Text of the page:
A guest post by Mick
Something really weird is happening in science right now, it seems that the blogosphere is changing the nature of scientific discourse.
A great example of this, and one that I’m familiar with because it’s a flame war that’s been raging in my field, made its way to the New York Times a few weeks back. Now I won’t go on too much about this stoush, but it involves the recent public demonstration of “The World’s first commercial quantum computer” (TM) by D-Wave systems, a Vancouver-based tech startup. The controversy really erupted when Dave and Scott, two well-known quantum computing theorists and who also happen to be bloggers, posted articles that were sceptical of D-Wave’s demonstration and the huge amount of misinformation and hype that seemed to be emanating from D-Wave’s CEO, Herb Martin, and also from their founder (and fellow quantum blogger) Geordie Rose. The ensuing stoush involved some of the biggest names in the field of quantum computing and involved dialogue between people with no knowledge at all about the field through to tenured MIT professors. The argument wasn’t just a public name-calling match, it evolved from a blog stoush into a very serious scientific discussion about the direction of some cutting-edge research into which many millions of dollars are invested. The big deal was that this discussion happened in public and in real time.
The normal process for discussing and distributing new scientific results throughout the academic community arguably goes like this:
1. Do science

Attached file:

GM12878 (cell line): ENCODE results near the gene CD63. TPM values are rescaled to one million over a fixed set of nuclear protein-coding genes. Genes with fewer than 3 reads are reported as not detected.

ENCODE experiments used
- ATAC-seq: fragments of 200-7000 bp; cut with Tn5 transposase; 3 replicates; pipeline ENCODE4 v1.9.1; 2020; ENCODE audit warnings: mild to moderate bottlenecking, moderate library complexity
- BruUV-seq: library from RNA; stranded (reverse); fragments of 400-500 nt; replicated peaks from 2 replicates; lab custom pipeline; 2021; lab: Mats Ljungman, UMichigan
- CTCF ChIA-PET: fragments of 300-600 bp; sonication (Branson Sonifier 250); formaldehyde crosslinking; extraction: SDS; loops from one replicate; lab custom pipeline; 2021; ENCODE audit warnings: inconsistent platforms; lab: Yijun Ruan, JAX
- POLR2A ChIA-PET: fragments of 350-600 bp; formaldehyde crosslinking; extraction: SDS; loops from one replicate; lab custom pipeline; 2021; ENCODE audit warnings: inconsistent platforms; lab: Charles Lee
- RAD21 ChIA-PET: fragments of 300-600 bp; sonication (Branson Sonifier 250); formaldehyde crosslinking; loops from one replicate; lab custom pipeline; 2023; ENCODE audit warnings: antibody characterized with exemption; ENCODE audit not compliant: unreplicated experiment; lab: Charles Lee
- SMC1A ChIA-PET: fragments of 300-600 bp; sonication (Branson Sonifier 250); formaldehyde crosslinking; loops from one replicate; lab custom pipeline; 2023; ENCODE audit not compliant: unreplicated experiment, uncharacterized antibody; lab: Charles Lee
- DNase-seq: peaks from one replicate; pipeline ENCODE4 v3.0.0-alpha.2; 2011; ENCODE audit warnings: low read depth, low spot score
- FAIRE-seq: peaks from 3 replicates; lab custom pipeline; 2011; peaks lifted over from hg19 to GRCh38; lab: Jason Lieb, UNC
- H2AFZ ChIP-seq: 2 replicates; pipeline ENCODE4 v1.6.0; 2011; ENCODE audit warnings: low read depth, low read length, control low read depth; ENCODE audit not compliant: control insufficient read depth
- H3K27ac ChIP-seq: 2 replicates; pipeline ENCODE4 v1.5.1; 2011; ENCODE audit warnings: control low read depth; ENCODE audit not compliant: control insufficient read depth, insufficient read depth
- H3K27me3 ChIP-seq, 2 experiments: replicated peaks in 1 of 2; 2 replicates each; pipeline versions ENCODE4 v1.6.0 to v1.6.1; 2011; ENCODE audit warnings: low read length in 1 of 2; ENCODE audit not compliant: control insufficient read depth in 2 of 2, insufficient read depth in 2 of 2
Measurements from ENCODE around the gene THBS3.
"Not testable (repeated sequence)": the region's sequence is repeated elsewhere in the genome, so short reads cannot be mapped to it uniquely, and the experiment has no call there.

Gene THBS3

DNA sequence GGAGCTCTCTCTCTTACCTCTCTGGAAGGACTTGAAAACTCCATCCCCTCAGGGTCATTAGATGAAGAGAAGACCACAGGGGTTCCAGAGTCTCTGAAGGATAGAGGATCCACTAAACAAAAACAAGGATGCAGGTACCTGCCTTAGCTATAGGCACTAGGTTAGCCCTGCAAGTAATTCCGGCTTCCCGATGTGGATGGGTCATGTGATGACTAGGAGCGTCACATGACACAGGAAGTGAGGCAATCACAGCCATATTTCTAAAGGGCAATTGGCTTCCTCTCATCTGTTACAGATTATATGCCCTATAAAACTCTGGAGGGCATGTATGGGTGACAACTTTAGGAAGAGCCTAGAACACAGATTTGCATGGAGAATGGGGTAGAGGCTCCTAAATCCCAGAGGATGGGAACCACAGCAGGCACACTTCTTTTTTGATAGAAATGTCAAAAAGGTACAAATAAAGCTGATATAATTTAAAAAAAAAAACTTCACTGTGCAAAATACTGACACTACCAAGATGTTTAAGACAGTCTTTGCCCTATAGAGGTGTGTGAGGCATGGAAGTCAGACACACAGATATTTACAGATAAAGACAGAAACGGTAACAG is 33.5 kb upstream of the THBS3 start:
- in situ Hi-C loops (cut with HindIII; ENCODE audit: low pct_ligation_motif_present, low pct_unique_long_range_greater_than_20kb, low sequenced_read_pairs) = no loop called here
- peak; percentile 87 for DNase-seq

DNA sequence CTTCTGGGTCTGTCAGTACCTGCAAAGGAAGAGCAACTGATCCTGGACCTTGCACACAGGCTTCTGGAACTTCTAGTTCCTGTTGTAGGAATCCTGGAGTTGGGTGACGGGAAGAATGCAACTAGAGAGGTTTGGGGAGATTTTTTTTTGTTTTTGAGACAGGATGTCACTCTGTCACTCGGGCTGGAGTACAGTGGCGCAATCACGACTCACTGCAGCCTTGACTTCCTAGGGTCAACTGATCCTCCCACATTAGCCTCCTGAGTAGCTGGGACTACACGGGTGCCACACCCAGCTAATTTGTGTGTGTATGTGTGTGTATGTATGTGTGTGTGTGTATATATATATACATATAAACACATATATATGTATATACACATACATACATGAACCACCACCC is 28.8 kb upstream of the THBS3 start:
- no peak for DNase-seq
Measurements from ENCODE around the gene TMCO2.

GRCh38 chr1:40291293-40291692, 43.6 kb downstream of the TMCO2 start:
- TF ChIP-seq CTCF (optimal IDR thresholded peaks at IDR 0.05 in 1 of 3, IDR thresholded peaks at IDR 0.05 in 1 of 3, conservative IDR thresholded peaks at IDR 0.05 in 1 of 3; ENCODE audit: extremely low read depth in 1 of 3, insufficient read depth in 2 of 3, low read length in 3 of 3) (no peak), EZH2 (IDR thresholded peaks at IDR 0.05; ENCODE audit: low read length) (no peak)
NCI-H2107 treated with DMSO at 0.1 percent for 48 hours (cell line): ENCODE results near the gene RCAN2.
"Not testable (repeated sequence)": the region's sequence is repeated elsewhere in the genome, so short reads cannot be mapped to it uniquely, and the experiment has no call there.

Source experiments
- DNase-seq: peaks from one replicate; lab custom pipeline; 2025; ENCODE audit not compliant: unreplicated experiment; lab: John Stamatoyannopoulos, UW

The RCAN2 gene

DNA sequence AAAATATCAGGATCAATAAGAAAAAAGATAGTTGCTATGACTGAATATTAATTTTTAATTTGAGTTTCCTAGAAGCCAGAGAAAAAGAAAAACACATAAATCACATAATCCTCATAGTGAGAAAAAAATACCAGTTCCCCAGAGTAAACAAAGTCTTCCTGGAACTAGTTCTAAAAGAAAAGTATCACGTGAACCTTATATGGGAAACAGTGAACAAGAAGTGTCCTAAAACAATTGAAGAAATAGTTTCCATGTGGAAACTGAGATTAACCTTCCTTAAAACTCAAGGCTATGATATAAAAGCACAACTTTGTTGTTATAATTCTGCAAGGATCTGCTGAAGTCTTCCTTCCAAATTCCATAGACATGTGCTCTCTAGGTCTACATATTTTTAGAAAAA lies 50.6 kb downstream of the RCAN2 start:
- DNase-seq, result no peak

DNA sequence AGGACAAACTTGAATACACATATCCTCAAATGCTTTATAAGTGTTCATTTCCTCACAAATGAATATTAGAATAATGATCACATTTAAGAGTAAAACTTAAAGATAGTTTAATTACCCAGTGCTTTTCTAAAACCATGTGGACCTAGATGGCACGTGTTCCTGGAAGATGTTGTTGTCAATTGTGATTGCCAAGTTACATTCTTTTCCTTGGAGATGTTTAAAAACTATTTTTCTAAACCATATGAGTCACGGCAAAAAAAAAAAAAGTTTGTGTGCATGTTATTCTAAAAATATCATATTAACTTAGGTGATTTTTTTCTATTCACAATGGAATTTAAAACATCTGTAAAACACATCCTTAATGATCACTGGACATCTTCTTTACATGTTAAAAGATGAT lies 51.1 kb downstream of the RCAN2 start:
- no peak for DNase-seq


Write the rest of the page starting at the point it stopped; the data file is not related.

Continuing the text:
2. Write a paper
3. Release the paper to the public and submit the paper to a journal for peer review, then wait between 4 and 24 months for the paper to be published.
4. Advertise/discuss the paper at conferences by giving talks, having stoushes, and if you are so inclined by getting boozed with your friends and occasionally diverting the conversation by to that great thing that you did in Step 1 and how boring you found Steps 2 and 3.
5. Repeat steps 1 – 4 until you retire
While this process isn’t exactly cast in stone, it is what occurs more often than not and most perceived variations are due to parallelizing this process. One of the BIG developments in my field, quantum physics, over the last 10 years or so has been the increased use of the internet to speed up Step 3, the public release of papers. Once upon a time a paper was essentially invisible to the general community until it had been peer-reviewed and published, nowadays most of us upload our papers to the pre-print arXiv at about the same time that we submit a paper to a journal so that everyone in the field can get a heads up on what you are working on before it is published.
The internet had helped the whole process of DOING SCIENCE to go very smoothly and even faster than before, that is until those kids with their pesky interwebs began to interfere in the way that they tend to. We are increasingly seeing the kind of scientific stoushes that tend to happen in the pages of journals, at conferences, and in personal conversations occurring on blogs for everyone to see. Scientific arguments are turning into flame wars. While Slashdot, arguably one of the first real blogs, has always been home to scientific flamewars the arguments that occur there tend not to advance much beyond the undergraduate level. What we are witnessing now is first class scientists, the kind that have tenure at places like MIT, Berkely, Oxford, Cambridge, and Caltech, publicly slugging one another on TEH INTERTUBES.
A lot of people in my field are beginning to wonder whether we are going to see blogs used more and more in the scientific process. Tied up in all of this is a growing antagonism that many feel towards scientific journals. Publishing papers in journals is increasingly being seen as an unnecessary burden as the internet has made it much easier to prepare, produce, and distribute scientific papers than it ever was with any journal. Many scientists feel that the only reasons that we cling to the concept of journal publication is because it allows a system of peer-review and because it is THE ACCEPTED WAY. It will be very interesting to see if we are still using journals in the same way in ten years time, my bet is that we won’t.